The National Trust was founded on 12 January 1895 by Octavia Hill, Sir Robert Hunter and Hardwicke Rawnsley.
The idea of the National Trust was born when Octavia Hill was asked to help preserve Sayes Court garden in south east London. They now care for over 250,000 hectares of farmland, 780 miles of coastline and 500 historic properties, gardens and nature reserves.
Here are some of our favourite historic and beautiful places.
Bodiam Castle, East Sussex, Grade I
Bodiam Castle in East Sussex is a beautiful example of a surviving medieval moated fortress. The castle is said to have been built in 1385 by Sir Edward Dalyngrigge, a former knight of Edward III to defend the area against French invasion during the Hundred Years’ War.
The most recent owner, Lord Curzon, donated the castle on his death and it has since been owned by the National Trust.
St Michael’s Mount, Penzance, Grade I
St Michael’s Mount is a rocky island brimming with history, myths and legends. The site has been a witness to history, with flint found dating back to the Bronze Age settlers and pill boxes from the Second World War. The legend of the archangel St Michael appearing on the western side of the island to ward fishermen from certain peril, has brought pilgrims from far and wide throughout the centuries.
In 1954, Francis Cecil St Aubyn, 3rd Baron St Levan, gave most of St Michael’s Mount to the National Trust. The St Aubyn family retained a 999-year lease to inhabit the castle and a licence to manage the public viewing of its historic rooms.
Lyme Park, Cheshire, Grade I
Lyme Park is a large estate consisting of a mansion house and formal gardens, situated in a deer park in the Peak District National Park. In 1946 Richard Legh, 3rd Baron Newton, gave Lyme Park to the National Trust.
You may recognise it as it has popped up in several films and television programmes. The exterior of the hall was used as Pemberley in the 1995 BBC adaptation of Jane Austen’s novel ‘Pride and Prejudice’, and as a location for the Red Dwarf episode ‘Timeslides’.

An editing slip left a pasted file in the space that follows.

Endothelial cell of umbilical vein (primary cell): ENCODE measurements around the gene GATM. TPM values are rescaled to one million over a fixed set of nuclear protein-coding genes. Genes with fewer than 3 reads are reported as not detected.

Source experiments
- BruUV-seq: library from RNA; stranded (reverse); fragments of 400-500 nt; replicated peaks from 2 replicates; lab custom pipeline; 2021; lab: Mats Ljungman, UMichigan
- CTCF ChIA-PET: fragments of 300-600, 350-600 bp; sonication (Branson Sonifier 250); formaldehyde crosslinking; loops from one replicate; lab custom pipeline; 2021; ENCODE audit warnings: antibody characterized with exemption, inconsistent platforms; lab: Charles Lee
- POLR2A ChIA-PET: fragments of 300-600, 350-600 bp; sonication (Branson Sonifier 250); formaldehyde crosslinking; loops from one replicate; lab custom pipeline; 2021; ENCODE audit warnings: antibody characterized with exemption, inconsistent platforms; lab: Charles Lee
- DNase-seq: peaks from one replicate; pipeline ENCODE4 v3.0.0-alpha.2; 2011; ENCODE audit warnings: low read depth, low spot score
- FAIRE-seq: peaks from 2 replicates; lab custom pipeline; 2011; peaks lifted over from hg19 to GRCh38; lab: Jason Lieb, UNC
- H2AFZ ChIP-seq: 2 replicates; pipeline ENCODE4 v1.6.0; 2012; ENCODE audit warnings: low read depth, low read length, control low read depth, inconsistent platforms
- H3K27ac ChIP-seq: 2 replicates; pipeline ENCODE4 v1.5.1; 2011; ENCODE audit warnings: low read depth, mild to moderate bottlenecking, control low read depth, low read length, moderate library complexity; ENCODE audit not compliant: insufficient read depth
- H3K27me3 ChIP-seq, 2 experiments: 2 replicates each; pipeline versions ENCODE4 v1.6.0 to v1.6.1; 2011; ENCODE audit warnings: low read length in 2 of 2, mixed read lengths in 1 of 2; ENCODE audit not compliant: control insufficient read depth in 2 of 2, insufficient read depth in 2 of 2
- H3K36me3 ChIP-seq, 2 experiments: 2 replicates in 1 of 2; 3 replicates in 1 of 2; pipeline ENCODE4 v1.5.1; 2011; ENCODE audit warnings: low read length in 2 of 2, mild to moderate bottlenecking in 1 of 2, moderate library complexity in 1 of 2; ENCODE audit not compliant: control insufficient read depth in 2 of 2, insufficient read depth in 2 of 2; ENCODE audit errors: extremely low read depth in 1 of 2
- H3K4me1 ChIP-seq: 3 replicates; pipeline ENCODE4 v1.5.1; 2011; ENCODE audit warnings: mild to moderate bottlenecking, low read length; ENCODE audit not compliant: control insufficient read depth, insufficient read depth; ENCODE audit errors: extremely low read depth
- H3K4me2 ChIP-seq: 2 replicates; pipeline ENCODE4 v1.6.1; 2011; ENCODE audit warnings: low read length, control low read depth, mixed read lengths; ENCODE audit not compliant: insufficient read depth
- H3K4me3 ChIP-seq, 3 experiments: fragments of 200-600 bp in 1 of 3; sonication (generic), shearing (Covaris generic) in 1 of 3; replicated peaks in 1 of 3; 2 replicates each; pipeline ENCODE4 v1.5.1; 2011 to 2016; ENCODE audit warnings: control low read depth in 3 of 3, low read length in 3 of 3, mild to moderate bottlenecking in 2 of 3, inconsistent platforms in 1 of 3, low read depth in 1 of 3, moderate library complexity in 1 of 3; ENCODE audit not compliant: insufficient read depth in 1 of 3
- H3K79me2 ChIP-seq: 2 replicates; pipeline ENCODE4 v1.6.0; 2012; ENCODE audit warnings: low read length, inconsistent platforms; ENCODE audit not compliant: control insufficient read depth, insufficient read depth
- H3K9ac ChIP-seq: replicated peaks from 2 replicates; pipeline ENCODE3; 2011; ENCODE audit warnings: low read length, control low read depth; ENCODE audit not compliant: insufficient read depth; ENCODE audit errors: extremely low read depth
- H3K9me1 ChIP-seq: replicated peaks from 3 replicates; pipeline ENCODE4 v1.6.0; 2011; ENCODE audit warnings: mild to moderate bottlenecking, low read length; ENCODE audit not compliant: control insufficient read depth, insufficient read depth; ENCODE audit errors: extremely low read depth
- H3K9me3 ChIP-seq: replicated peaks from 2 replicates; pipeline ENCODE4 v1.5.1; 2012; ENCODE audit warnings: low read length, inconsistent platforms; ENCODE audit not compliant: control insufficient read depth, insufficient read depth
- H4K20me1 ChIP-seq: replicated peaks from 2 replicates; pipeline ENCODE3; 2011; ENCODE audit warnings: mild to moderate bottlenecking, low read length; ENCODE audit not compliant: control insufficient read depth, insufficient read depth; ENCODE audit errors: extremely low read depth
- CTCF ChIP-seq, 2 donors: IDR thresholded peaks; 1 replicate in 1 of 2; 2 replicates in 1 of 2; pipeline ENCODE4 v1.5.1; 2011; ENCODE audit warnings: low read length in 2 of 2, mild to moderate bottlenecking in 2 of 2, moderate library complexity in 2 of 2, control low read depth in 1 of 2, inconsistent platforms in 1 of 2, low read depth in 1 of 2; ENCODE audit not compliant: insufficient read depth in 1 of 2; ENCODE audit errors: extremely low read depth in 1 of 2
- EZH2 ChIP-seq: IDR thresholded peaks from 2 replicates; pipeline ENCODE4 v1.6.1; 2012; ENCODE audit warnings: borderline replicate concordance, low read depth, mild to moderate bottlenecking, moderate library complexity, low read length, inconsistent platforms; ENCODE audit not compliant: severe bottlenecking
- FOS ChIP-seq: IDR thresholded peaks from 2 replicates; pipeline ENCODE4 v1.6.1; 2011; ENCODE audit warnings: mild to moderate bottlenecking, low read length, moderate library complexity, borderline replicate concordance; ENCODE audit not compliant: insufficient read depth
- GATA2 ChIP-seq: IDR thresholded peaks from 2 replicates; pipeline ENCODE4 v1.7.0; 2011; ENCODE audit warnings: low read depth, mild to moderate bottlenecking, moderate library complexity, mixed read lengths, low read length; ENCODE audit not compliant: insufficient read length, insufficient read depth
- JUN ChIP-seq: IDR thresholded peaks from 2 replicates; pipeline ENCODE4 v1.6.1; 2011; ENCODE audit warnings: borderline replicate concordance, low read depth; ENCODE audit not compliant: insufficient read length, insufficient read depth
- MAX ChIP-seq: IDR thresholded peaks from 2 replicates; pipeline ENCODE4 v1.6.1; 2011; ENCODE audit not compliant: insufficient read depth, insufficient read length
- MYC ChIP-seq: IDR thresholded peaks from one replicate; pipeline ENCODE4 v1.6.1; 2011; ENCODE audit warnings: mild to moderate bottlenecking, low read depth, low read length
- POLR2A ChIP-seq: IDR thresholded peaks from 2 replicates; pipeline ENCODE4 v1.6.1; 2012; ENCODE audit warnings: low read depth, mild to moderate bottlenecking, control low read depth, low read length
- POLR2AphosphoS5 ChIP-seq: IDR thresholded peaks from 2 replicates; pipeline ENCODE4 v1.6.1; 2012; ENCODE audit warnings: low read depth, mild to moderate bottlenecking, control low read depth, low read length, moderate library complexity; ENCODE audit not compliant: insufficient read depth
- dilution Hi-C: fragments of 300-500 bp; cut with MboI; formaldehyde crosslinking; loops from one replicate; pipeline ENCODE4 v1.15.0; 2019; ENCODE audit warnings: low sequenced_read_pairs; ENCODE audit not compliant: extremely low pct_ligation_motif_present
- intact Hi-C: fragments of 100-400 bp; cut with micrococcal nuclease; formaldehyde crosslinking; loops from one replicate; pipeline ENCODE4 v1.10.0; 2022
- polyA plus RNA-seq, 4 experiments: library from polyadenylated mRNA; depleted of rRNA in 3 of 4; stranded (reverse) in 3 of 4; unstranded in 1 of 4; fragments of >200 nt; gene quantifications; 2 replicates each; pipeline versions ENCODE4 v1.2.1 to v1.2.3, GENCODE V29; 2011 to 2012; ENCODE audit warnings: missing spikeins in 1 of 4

In August 2019, the park was hit by severe flooding and was evacuated. Though staff attempted to rescue antiques and collectables, a large section of the garden was washed away.
Cragside, Northumberland, Grade I
The home of Lord Armstrong, Cragside, is well-known for being the first house to be lit by hydro-electricity and then using the first incandescent lamps made by Joseph Swan of Newcastle. Two of these lamps survive in the library at Cragside, although they no longer have electric current flowing through the bodies!
The original building consisted of a small shooting lodge which Armstrong built between 1862 and 1864. In 1869, he employed the architect Richard Norman Shaw to enlarge the site, and in two phases of work between 1869 and 1882, they transformed the house into a northern Neuschwanstein. It has been a Grade I listed building since 1953, and was acquired by the National Trust in 1977, opening to the public in 1979.
Scafell Pike, Lake District
The summit of Scafell Pike – England’s highest peak – was presented to the National Trust on behalf of the nation as a war memorial in 1919 by Lord Leconfield who served in the 1st Life Guards in the First World War and who owned significant tracts of land in what was then Cumberland.
The slate memorial plaque is set in the wall of the summit shelter. Part of the inscription reads: ‘IN PERPETUAL MEMORY OF THE MEN OF THE LAKE DISTRICT WHO FELL FOR GOD AND KING, FOR FREEDOM PEACE AND RIGHT IN THE GREAT WAR 1914 – 1918’
Dunster Castle, Somerset, Grade I and Scheduled Monument
Dunster Castle is a former motte and bailey castle, now a country house. The present castle dates mainly from the 15th century when the Luttrell family became the owners.
The medieval castle walls were mostly destroyed following the siege of Dunster Castle at the end of the English Civil War. It has been reconstructed several times, most recently in the 19th century and was given to the National Trust in 1976.
Don’t miss its gardens, home to four different micro-climates; you’ll find a diverse range of plants and wildlife.
The George Inn, Bermondsey, Greater London, Grade I
Raise a glass to the National Trust in one of its pubs! Dating from the 16th century, the Grade I listed George Inn is the last remaining galleried inn in London. In 1676 the George was rebuilt after a serious fire that destroyed most of medieval Southwark.
A large part of the inn was pulled down by the Great Eastern Railway Company (who used part of the building as offices) in 1874, but it still retains part of its gallery. The famous inn was visited by Charles Dickens and mentioned in Little Dorrit. It was given to the National Trust in 1937.
To note, this photograph was taken by John Gay, a pre-war German exile who forged a career as a professional photographer in the decades after 1945.
Add your pieces to the big picture
Every snapshot and story you can add to the National Heritage List for England is an important piece of the picture. The more pieces we have, the better we can work together to protect what makes these places special. Make a contribution to the Missing Pieces Project.